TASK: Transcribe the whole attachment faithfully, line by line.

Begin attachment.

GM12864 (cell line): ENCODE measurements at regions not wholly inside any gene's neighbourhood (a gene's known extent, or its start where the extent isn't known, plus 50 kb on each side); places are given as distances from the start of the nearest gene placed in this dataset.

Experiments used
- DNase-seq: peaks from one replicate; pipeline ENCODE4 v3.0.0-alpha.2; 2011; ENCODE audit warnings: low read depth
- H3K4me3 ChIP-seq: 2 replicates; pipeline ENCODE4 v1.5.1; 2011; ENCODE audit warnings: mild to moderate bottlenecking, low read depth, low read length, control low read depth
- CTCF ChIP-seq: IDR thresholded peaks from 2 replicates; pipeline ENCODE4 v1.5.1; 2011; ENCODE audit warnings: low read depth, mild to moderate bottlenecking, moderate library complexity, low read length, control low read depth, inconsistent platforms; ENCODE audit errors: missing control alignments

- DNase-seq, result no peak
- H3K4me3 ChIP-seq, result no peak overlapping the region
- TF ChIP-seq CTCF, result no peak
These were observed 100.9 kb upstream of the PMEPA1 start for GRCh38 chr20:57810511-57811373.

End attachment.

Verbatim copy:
GM12864 (cell line): ENCODE measurements at regions not wholly inside any gene's neighbourhood (a gene's known extent, or its start where the extent isn't known, plus 50 kb on each side); places are given as distances from the start of the nearest gene placed in this dataset.

Experiments used
- DNase-seq: peaks from one replicate; pipeline ENCODE4 v3.0.0-alpha.2; 2011; ENCODE audit warnings: low read depth
- H3K4me3 ChIP-seq: 2 replicates; pipeline ENCODE4 v1.5.1; 2011; ENCODE audit warnings: mild to moderate bottlenecking, low read depth, low read length, control low read depth
- CTCF ChIP-seq: IDR thresholded peaks from 2 replicates; pipeline ENCODE4 v1.5.1; 2011; ENCODE audit warnings: low read depth, mild to moderate bottlenecking, moderate library complexity, low read length, control low read depth, inconsistent platforms; ENCODE audit errors: missing control alignments

- DNase-seq, result no peak
- H3K4me3 ChIP-seq, result no peak overlapping the region
- TF ChIP-seq CTCF, result no peak
These were observed 100.9 kb upstream of the PMEPA1 start for GRCh38 chr20:57810511-57811373.